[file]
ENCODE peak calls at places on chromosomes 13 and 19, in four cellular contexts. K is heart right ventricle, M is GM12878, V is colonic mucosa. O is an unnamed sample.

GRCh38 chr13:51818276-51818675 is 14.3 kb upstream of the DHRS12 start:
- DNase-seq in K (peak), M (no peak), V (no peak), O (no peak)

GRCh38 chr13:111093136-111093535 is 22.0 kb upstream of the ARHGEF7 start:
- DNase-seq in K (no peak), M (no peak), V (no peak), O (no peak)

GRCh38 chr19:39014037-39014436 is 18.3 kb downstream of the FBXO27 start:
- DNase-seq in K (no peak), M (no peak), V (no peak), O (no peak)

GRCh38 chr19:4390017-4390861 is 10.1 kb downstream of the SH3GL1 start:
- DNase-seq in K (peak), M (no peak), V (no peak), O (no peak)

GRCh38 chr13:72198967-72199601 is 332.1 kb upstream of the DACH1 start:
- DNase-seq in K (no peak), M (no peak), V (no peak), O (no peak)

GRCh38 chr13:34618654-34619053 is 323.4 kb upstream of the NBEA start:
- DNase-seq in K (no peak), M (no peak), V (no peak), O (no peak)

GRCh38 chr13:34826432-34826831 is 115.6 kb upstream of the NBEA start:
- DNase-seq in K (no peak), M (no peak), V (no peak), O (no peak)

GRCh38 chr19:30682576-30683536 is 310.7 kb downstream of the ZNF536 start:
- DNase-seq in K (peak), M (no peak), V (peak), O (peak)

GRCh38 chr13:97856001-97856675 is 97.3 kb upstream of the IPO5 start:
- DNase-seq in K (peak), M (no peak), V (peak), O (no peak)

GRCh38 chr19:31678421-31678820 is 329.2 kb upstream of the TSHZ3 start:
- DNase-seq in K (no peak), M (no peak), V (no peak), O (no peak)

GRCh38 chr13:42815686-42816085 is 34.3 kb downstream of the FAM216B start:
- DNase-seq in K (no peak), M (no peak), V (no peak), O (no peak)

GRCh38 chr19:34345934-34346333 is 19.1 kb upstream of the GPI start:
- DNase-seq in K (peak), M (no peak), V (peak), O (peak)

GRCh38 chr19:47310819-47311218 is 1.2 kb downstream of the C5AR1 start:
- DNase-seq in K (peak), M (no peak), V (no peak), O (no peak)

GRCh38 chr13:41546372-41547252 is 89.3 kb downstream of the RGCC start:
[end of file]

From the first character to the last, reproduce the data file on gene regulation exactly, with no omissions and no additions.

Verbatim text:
ENCODE peak calls at places on chromosomes 13 and 19, in four cellular contexts. K is heart right ventricle, M is GM12878, V is colonic mucosa. O is an unnamed sample.

GRCh38 chr13:51818276-51818675 is 14.3 kb upstream of the DHRS12 start:
- DNase-seq in K (peak), M (no peak), V (no peak), O (no peak)

GRCh38 chr13:111093136-111093535 is 22.0 kb upstream of the ARHGEF7 start:
- DNase-seq in K (no peak), M (no peak), V (no peak), O (no peak)

GRCh38 chr19:39014037-39014436 is 18.3 kb downstream of the FBXO27 start:
- DNase-seq in K (no peak), M (no peak), V (no peak), O (no peak)

GRCh38 chr19:4390017-4390861 is 10.1 kb downstream of the SH3GL1 start:
- DNase-seq in K (peak), M (no peak), V (no peak), O (no peak)

GRCh38 chr13:72198967-72199601 is 332.1 kb upstream of the DACH1 start:
- DNase-seq in K (no peak), M (no peak), V (no peak), O (no peak)

GRCh38 chr13:34618654-34619053 is 323.4 kb upstream of the NBEA start:
- DNase-seq in K (no peak), M (no peak), V (no peak), O (no peak)

GRCh38 chr13:34826432-34826831 is 115.6 kb upstream of the NBEA start:
- DNase-seq in K (no peak), M (no peak), V (no peak), O (no peak)

GRCh38 chr19:30682576-30683536 is 310.7 kb downstream of the ZNF536 start:
- DNase-seq in K (peak), M (no peak), V (peak), O (peak)

GRCh38 chr13:97856001-97856675 is 97.3 kb upstream of the IPO5 start:
- DNase-seq in K (peak), M (no peak), V (peak), O (no peak)

GRCh38 chr19:31678421-31678820 is 329.2 kb upstream of the TSHZ3 start:
- DNase-seq in K (no peak), M (no peak), V (no peak), O (no peak)

GRCh38 chr13:42815686-42816085 is 34.3 kb downstream of the FAM216B start:
- DNase-seq in K (no peak), M (no peak), V (no peak), O (no peak)

GRCh38 chr19:34345934-34346333 is 19.1 kb upstream of the GPI start:
- DNase-seq in K (peak), M (no peak), V (peak), O (peak)

GRCh38 chr19:47310819-47311218 is 1.2 kb downstream of the C5AR1 start:
- DNase-seq in K (peak), M (no peak), V (no peak), O (no peak)

GRCh38 chr13:41546372-41547252 is 89.3 kb downstream of the RGCC start: